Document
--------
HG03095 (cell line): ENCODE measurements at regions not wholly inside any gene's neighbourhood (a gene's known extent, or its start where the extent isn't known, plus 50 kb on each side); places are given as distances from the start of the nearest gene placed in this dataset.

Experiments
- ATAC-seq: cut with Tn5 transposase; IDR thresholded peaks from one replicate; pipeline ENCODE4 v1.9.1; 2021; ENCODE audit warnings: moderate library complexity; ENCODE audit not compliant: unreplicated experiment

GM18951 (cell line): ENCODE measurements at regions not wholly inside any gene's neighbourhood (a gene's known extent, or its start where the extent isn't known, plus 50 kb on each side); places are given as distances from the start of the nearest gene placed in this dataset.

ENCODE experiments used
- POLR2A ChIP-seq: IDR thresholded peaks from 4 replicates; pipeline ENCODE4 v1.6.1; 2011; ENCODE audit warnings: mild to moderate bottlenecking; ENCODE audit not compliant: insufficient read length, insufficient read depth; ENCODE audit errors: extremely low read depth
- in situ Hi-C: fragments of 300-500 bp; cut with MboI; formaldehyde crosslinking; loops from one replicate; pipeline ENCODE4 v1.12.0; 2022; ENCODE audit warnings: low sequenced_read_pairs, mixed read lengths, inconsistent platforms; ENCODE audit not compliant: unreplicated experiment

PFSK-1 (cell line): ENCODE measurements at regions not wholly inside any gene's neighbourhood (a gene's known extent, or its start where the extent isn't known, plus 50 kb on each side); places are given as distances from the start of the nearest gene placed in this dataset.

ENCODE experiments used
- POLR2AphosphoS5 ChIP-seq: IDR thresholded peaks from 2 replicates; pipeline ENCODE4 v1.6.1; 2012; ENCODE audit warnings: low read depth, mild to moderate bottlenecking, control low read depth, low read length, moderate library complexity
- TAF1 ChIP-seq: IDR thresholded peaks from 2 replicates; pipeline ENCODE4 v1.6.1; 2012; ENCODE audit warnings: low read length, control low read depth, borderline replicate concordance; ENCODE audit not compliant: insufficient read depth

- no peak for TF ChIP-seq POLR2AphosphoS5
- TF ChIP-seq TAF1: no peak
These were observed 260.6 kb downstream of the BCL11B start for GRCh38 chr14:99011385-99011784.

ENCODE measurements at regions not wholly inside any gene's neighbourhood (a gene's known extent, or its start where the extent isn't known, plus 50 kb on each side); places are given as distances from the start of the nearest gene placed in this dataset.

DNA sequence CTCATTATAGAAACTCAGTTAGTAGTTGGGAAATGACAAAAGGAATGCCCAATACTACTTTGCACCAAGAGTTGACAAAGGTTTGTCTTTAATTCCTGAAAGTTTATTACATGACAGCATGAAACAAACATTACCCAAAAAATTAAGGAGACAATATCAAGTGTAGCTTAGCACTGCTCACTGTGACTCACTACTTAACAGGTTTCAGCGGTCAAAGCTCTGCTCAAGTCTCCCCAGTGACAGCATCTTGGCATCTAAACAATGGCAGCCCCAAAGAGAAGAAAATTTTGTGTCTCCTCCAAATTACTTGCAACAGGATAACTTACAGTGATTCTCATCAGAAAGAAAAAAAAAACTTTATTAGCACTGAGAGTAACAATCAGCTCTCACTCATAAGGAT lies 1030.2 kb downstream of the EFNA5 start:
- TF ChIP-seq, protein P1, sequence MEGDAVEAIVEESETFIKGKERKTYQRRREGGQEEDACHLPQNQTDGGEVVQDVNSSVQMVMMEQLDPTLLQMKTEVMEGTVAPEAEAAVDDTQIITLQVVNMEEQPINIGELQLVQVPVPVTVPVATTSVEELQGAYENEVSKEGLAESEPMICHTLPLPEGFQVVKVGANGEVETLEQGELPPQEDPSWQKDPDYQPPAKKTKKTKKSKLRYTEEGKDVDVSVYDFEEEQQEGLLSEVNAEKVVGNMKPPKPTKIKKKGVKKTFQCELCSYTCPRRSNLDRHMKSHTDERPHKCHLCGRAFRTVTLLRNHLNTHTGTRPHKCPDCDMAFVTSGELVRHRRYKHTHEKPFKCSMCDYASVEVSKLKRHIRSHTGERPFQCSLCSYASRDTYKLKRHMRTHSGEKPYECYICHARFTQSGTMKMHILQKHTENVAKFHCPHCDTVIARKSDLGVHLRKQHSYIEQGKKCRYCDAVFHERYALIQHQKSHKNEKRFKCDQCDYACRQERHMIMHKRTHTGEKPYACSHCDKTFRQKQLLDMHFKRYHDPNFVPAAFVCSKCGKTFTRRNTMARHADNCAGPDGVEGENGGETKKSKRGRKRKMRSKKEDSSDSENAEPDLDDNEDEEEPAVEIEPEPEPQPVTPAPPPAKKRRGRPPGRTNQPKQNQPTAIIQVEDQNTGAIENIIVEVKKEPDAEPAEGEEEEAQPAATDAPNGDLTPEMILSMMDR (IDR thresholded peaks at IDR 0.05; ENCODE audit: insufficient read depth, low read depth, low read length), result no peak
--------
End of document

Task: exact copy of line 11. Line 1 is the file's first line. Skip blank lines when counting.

- TAF1 ChIP-seq: IDR thresholded peaks from 2 replicates; pipeline ENCODE4 v1.6.1; 2012; ENCODE audit warnings: low read length, control low read depth, borderline replicate concordance; ENCODE audit not compliant: insufficient read depth